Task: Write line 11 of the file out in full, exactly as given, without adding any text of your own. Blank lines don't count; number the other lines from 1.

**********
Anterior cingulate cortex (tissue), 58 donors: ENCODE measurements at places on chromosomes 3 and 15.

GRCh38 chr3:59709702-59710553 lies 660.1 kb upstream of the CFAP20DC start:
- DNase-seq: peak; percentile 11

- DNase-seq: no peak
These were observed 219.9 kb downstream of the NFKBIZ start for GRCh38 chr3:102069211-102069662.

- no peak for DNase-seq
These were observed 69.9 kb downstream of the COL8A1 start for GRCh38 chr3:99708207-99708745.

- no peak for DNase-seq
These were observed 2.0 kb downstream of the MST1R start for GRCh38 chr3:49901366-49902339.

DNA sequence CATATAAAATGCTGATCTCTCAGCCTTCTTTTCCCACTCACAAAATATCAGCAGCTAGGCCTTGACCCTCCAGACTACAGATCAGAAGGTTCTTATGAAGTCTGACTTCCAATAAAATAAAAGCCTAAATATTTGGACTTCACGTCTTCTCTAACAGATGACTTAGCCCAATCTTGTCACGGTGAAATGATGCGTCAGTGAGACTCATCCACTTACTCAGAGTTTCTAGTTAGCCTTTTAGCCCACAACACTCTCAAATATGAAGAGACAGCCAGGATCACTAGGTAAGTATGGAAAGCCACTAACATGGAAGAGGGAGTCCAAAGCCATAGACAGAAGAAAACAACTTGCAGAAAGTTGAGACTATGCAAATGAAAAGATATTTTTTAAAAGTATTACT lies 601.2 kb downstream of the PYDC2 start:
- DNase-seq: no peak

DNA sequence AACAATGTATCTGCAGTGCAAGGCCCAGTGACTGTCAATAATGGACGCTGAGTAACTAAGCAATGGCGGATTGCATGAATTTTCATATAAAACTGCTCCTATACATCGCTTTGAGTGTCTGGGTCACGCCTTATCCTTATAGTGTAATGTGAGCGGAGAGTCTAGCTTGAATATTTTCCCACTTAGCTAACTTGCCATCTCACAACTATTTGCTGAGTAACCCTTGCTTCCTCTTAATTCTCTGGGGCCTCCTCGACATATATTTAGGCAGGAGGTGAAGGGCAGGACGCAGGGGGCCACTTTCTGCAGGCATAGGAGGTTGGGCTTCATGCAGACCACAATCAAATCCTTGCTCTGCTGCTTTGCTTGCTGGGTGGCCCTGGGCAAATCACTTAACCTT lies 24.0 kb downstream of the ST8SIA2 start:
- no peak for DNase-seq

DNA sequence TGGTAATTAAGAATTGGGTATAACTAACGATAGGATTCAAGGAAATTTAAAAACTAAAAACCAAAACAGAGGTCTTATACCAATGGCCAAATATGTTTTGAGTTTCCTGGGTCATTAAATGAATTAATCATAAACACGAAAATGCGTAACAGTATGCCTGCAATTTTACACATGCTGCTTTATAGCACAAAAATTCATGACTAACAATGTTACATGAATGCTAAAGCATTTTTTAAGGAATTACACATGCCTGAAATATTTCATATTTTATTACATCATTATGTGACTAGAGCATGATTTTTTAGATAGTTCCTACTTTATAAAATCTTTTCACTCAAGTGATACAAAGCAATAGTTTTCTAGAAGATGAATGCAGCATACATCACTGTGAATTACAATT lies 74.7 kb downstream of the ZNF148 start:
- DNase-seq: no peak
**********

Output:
- DNase-seq: no peak